What is a city? Have you ever asked yourself that question? We have all been in a city and we know how to distinguish one when we see it. A city is New York. A city is Bogotá. A city is Rio de Janeiro. But these are only examples and not a definition in itself. What makes these places ‘cities’? What elements present in them are those that we associate with the concept of a city? Buildings, people, streets, cars, commerce? …what make them a ‘city’? that there are many and agglomerated? That they are dense?
Ah, Density . That key concept … O’Sullivan, in his text “Urban Economy” (2009), tells us that a city is “a geographical area that contains a large number of people in a relatively small area”. Ed Glaeser follows this line by saying that cities are the absence of physical distance between people. So it seems simple: a city is a lot of people in a small space. But how many people are a lot people? How much space is a small space? How dense is dense? Every October 31, the United Nations commemorates World Cities Day. In the framework of this date, it is worth trying to answer these questions.
There is no universal criteria for the size or minimum density of a city. For starters, there isn’t even a single definition of what an urban area is. A quick look at UN urbanization statistics, the basis for calculating the urban population at a global level, shows that in some countries the criteria for defining an urban area is centered on the size of the population in a given administrative unit. For example, in Denmark, urban area is defined as a locality of more than 200 people while in Nigeria the base population for a locality to be considered urban is 20,000. Note that the differences between what is considered urban in each of these countries are not only in the population threshold but in the very definition of what is considered as a locality from the administrative point of view.
In other countries, the definition of urban area combines population with density. In the United States, for example, urban area is any population greater than 2,500 that has a minimum density of 500 people per square mile (about 193 inhabitants per km2). The same happens in Canada where the population should be 1,000 people and the density of 400 per km2. In China, on the other hand, the most important census criteria is density, being considered as an urban area any population with an average density of 1,500 people per km2.
Other definitions of urban areas privilege political concepts or the prevalence of certain economic sectors. For example, Taiwan defines an urban area as one that meets one of three criteria: a) Density of 300 inhabitants per km2 and at least 70% of the population engaged in economic activities other than agriculture; b) at least 2,000 inhabitants per km2; or c) presence of a seat of government or other public functions.
Thus, when we hear that the world is 55% urban or that Latin America and the Caribbean is the most urbanized developing region (with 80% of the population living in cities), we are adding different definitions of the concept of urban area. In a way we are adding apples and oranges…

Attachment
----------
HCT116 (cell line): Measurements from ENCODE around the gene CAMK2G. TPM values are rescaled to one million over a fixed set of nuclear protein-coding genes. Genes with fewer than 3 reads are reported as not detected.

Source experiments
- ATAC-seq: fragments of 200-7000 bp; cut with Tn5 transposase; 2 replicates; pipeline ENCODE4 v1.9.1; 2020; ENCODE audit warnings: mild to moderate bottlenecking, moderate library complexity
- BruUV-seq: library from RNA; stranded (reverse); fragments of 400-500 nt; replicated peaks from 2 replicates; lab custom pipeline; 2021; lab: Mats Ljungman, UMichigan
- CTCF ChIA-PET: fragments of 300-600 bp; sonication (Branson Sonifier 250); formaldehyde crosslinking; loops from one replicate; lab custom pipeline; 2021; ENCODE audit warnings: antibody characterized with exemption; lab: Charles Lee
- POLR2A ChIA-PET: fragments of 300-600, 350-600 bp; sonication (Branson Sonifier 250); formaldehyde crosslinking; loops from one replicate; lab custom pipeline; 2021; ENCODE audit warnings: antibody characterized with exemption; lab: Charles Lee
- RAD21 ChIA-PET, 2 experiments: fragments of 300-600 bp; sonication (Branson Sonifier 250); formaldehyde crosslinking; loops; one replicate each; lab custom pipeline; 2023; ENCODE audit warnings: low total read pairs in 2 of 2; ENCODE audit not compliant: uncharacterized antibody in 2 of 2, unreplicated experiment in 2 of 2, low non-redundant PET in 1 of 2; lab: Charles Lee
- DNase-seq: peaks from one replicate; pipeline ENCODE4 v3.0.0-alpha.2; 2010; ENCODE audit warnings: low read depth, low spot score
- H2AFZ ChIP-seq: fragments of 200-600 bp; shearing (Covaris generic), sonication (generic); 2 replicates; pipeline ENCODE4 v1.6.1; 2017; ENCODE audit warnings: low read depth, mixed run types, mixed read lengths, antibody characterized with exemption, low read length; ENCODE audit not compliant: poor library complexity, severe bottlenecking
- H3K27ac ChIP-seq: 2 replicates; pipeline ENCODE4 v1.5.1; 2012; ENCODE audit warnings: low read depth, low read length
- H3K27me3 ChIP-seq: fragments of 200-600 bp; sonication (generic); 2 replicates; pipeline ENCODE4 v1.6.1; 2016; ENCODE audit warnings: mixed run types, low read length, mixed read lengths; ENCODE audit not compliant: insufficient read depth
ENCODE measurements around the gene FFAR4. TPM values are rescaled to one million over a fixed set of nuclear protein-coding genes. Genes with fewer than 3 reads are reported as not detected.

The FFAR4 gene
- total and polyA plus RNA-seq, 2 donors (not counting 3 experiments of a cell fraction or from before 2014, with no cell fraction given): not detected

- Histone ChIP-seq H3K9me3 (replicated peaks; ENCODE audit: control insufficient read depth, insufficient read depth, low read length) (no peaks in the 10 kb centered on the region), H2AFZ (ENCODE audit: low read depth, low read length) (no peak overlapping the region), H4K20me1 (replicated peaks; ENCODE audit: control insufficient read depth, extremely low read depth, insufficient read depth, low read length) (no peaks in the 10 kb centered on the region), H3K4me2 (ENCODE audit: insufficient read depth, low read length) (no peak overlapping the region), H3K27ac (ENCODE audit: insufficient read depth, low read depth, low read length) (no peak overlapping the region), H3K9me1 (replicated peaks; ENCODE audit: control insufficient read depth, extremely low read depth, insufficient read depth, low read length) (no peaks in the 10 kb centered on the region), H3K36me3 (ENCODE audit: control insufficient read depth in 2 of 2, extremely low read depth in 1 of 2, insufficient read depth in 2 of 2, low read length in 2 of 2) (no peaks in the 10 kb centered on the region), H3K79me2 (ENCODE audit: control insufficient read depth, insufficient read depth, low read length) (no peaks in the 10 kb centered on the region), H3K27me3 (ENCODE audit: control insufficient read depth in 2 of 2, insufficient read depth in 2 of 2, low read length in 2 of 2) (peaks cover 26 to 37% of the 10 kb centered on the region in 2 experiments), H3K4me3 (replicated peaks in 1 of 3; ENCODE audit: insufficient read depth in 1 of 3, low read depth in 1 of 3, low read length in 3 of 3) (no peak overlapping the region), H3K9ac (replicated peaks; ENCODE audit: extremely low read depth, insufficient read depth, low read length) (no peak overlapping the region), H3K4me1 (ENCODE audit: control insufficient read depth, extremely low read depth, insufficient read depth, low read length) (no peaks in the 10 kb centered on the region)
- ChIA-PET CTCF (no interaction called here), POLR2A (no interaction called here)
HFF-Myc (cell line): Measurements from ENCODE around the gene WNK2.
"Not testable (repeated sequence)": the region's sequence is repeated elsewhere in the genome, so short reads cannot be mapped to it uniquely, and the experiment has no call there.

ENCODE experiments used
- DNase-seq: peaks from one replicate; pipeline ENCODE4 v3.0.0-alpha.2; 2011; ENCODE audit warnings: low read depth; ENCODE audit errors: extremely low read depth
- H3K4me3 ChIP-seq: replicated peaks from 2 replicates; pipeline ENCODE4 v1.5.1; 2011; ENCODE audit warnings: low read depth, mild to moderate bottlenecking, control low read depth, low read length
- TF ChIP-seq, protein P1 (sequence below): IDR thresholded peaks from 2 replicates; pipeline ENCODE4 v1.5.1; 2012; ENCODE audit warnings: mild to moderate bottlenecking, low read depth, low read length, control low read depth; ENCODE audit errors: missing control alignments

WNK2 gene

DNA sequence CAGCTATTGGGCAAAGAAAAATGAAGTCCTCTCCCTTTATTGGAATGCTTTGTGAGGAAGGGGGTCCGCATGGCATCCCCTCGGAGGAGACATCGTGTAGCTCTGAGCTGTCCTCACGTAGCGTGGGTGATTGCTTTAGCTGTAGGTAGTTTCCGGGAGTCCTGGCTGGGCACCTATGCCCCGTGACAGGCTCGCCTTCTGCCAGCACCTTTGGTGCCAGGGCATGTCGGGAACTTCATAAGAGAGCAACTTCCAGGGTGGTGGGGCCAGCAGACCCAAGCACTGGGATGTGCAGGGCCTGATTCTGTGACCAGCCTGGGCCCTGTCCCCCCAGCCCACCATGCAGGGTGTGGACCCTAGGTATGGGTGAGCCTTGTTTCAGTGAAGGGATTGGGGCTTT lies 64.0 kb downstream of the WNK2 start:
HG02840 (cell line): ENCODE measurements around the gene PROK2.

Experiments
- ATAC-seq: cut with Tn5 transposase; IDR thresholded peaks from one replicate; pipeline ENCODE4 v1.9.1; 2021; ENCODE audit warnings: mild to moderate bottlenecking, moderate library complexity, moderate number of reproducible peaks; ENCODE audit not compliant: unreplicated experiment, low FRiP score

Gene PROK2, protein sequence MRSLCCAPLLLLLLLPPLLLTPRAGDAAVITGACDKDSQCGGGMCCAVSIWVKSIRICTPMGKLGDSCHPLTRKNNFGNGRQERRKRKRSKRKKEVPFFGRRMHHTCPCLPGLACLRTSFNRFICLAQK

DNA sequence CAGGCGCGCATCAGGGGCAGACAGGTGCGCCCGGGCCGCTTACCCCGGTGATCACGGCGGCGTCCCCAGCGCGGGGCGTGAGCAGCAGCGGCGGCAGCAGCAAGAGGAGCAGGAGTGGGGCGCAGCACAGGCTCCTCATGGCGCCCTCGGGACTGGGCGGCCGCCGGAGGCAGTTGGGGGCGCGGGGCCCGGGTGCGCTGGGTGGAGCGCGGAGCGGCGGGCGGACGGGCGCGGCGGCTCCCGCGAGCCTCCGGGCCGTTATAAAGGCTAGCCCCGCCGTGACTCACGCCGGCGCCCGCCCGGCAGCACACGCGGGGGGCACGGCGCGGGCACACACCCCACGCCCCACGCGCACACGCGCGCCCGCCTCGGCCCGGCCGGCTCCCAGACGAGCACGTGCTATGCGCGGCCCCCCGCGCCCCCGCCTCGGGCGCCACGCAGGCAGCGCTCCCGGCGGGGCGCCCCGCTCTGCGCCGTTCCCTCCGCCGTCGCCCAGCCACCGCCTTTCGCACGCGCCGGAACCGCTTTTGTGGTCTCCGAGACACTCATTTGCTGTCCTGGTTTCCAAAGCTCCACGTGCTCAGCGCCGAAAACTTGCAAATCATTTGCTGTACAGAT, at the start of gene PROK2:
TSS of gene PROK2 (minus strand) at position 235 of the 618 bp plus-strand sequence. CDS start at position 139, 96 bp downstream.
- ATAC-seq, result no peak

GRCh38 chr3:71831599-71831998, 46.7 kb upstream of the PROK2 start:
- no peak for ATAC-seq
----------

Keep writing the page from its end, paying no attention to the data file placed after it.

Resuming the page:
Several methodologies have tried to overcome these limitations by proposing a uniform definition. For example, the World Bank proposes that an urban area is any one that has a density of 150 inhabitants per km2 and that is located 60 minutes or less from a settlement of at least 50,000 inhabitants. Although this methodology has the advantage of using common criteria, the variables included and their thresholds are still arbitrary: Why 150 inhabitants per km2? Why at least 50,000 inhabitants? Why at least 60 minutes?
This relativity is evident when observing that other methodologies use different definitions. For example, the OECD proposes a method that combines census factors to define the limits of urban centers and mobility factors to define conurbations and suburban areas that are functional parts of the same city. The first includes minimum densities of between 1,000 to 1,500 inhabitants per km2 and minimum populations of between 50,000 and 100,000 inhabitants (depending on the country). While, among the latter, a minimum percentage of 15% of trips per work between urban centers and their area of influence is included.
Although these differences may sound like something very technical, the truth is that its implications can strongly impact the territorial policies of a country. For example, in the case of Mexico, the World Bank methodology assumed a 68% urban population rate in 2000 while UN statistics indicated that it would be 75% (a difference of more than 7 million inhabitants). Similarly, the OECD methodology estimated an urban population rate of 58% for 2005 while that of the UN established 76% (a difference of 19.5 million people).
Thus, the city seems to be one of those concepts that can be distinguished, but not specified. That is why it may be better to define and celebrate the city not for what it is but for what it does in people’s lives. In that case, it is worth remembering the words of the great urban historian Lewis Mumford who wrote in his book “The City in History” (1961): “Perhaps the best definition of the city in its higher aspects is to say that it is a place designed to offer the widest facilities for significant conversation”
From the IDB we are promoting various territorial policies to promote adequate densities and urban interventions that provide the necessary equipment to make these densities work well. Learn more about our work here.